Choose Language

Danger of radicalization, recognition and prevention (part one)

Article of art. Stefan Hadjitodorov and Martin Sokolov from the Center for National Security and Defense Research

No one becomes radicalist suddenly or by birth. There are many factors that contribute to or lead to radicalization. They can be at the macro- and micro-social level as well as the individual-personality.

Danger of radicalization, recognition and prevention (part one)

One of the factors of radicalization is the sense of vulnerability from the state - the feeling in individuals or groups that they can not obtain from the state the necessary protection of their rights and legitimate interests. Radicalism is a complex process. No one becomes radicalist suddenly or by birth. There are many factors that contribute to or lead to radicalization. They can be at the macro- and micro-social level as well as the individual-personality. At the macro-social level, factors are globalization, which allows the unhindered distribution of ideologies, the smooth movement of people and means. This is due to the problems of integration of minority groups, poverty and social unpredictability. At the micro-social level, such categories as social identification, collective emotions, inter-group interaction, expropriation by the state and society are considered. At the individual level are the factors such as personality, personal experience, emotions, gender, age, etc. The role of the Internet as an important factor through which radical ideas and currents can easily be disseminated and followers can be missed. (For example, 90% of French citizens fought for DAESH are recruited on the Internet). Radicalization and terrorism leads to the complex combination of many of these factors, but the processes themselves are still not sufficiently analyzed. Education and upbringing are particularly important in the fight against radicalism and terrorism, and the recognition of early signs is key. In Bulgaria (so far) there are no explicitly expressed radical movements or Bulgarians have become part of such in other countries. However, we should not rely on the fact that Bulgaria will stay out of these risks. The psychological processes behind radicalization are often linked to external appearances. In a number of cases, such is the change of names or acceptance of aliases taken from religious texts, thus aiming to demonstrate empathy. There is also a change in appearance - change of clothing and shaving - hair and / or beard are released. Behavioral changes often start with the strive for regular contact with leaders of radical religious groups, considered to be undisputed authorities whose opinions are accepted uncritically. In the homes of radicals, dubious large quantities of propaganda materials with a final content can be found. This process is often accompanied by a change in religious practices themselves. The individual becomes considerably stricter in respecting religious practices that are fully implemented according to the canon, as well as as often as possible. In order to strictly observe these rituals, the radicalist often begins to ignore everyday activities such as going to school or work. Another typical feature is visiting websites and forums with radical content. In this space, the individual satisfies his need to share his ultimate ideas. In these environments he finds adherents and other people who could potentially radicalize. In the process of radicalization there is also a change in the pattern of trips and stays in specific places, where residents share the final views. In most cases these are countries, regions of the country or neighborhoods where the ideology is widely accepted and practiced freely. In this way, the person can unconditionally demonstrate his or her commitment to the community or group concerned. The praise of martyrdom is also a sign of radicalization [1]. The person no longer seeks only justification for their possible actions but perceives processes as a personal path and vocation. Muslim Radicalism leaders skillfully blame ordinary Muslims for not being good enough Muslims and succumbing to modern times. Sometimes the process of radicalization is also characterized by minor crimes. They are not for material benefit but are intended to demonstrate disrespect to established rules in societies. This often grows into disregard for secular authority and the norms of regulating public relations by demonstrating disrespect for it. (following PART TWO).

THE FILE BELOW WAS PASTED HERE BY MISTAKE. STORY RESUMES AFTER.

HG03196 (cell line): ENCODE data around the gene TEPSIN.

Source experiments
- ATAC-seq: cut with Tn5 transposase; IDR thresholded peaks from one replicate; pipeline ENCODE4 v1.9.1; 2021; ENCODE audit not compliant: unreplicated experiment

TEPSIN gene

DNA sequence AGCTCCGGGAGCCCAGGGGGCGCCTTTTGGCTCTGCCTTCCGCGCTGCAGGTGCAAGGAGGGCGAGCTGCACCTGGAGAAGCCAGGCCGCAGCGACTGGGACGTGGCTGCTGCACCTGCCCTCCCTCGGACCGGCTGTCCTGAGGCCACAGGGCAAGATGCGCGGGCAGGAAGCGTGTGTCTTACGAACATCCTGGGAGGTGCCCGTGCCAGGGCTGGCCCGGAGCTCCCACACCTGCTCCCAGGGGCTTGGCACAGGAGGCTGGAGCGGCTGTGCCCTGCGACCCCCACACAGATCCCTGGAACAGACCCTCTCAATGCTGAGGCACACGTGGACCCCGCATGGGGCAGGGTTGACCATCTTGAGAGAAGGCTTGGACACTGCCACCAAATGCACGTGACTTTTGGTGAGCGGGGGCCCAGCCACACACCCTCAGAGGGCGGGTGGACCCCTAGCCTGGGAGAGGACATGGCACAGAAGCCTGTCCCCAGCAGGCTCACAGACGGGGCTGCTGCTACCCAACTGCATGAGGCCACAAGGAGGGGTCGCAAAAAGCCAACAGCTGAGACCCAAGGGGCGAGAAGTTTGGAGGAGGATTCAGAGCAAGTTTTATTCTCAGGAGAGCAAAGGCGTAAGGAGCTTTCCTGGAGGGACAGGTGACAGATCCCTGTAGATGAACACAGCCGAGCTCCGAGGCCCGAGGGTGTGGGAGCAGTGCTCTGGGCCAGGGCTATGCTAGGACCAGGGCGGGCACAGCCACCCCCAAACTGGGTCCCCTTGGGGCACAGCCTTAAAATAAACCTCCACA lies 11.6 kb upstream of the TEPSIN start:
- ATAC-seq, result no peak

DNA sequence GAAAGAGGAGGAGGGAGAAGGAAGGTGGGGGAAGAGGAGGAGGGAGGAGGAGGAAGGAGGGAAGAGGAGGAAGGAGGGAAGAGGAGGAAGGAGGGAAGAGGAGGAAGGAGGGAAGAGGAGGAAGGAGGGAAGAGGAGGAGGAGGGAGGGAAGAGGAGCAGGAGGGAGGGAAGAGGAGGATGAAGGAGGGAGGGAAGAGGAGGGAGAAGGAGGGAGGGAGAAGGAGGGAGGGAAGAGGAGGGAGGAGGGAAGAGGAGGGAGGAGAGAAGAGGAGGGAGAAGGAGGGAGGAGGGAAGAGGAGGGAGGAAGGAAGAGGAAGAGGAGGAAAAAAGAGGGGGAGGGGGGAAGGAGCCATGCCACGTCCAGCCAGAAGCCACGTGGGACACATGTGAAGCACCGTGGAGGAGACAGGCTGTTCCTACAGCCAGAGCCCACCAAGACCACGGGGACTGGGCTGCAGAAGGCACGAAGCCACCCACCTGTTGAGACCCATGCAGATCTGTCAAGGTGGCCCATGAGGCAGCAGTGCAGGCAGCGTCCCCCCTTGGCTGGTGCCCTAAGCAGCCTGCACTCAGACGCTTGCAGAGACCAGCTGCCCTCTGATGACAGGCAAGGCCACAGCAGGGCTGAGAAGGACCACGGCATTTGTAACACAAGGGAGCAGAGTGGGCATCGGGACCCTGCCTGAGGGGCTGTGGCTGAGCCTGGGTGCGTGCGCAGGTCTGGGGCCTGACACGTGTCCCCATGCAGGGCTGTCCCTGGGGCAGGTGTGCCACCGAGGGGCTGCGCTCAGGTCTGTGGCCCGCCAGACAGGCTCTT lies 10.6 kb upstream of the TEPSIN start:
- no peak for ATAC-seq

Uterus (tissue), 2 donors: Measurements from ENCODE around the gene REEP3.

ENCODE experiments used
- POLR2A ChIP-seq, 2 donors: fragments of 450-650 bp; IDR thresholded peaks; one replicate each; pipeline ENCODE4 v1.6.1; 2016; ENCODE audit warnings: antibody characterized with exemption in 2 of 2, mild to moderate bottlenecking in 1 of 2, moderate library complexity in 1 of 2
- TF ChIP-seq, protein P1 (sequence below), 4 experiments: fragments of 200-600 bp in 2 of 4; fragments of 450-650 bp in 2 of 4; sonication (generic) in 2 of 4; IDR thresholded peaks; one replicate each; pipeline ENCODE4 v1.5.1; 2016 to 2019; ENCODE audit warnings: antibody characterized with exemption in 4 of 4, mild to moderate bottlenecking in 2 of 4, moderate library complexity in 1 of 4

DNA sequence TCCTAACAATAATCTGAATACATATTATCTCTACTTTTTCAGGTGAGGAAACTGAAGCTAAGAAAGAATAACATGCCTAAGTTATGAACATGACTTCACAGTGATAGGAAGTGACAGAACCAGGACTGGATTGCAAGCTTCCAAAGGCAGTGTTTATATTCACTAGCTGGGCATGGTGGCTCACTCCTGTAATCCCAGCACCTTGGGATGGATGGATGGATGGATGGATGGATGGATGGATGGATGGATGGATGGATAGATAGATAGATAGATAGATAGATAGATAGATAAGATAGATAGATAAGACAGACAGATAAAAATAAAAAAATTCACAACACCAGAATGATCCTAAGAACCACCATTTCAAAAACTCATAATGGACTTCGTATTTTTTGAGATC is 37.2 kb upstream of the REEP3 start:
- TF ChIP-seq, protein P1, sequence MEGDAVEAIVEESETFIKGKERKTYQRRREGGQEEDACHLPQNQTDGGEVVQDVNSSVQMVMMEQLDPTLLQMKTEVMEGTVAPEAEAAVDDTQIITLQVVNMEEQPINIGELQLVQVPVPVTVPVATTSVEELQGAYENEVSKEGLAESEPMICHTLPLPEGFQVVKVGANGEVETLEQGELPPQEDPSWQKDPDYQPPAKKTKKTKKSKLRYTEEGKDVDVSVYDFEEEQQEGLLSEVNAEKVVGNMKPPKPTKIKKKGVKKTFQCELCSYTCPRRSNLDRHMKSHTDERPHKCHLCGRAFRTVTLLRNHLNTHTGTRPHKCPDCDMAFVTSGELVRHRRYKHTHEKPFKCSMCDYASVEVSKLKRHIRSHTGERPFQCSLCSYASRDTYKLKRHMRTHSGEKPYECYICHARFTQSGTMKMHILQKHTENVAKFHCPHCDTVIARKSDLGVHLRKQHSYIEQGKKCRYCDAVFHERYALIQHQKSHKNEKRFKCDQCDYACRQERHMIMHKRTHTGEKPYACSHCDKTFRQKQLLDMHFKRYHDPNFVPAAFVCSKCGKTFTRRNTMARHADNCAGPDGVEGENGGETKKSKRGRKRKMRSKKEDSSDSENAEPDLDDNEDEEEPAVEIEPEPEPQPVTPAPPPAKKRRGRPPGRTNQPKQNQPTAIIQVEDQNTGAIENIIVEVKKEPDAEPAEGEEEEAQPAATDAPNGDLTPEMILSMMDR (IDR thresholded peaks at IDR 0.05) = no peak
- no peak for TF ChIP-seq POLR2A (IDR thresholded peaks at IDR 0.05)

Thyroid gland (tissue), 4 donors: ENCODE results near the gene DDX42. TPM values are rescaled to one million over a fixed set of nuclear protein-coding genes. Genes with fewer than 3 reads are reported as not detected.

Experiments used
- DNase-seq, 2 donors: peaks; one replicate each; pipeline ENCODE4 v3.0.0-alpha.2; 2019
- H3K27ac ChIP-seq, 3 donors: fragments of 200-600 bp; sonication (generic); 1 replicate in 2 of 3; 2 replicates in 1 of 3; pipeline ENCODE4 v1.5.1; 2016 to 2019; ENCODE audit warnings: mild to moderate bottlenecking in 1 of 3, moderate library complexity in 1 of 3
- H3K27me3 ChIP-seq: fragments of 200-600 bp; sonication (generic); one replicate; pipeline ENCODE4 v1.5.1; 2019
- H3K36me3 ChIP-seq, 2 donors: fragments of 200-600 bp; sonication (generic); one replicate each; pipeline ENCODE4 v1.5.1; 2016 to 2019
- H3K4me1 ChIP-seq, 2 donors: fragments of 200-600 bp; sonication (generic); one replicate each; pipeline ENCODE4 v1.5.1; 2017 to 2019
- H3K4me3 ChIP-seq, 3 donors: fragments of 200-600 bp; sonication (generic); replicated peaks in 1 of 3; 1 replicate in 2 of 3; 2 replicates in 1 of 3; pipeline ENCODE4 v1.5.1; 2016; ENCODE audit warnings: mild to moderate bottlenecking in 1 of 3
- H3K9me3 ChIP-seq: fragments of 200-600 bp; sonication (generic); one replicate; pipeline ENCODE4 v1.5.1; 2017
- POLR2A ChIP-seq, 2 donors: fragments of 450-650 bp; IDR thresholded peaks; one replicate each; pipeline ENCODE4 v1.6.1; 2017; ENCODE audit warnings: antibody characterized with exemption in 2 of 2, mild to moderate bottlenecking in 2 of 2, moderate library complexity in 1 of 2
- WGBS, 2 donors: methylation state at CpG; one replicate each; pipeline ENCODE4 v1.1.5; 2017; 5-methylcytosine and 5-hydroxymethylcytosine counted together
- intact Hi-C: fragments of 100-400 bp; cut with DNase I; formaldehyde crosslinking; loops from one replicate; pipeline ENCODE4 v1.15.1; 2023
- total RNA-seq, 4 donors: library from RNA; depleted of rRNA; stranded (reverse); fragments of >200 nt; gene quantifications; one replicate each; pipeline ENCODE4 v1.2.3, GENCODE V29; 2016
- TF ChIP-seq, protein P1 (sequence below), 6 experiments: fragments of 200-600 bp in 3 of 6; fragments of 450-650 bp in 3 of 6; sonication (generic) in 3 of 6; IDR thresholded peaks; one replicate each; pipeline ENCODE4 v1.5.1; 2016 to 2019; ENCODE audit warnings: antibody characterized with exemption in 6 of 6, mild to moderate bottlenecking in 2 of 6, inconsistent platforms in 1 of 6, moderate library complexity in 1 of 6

See the entire article here.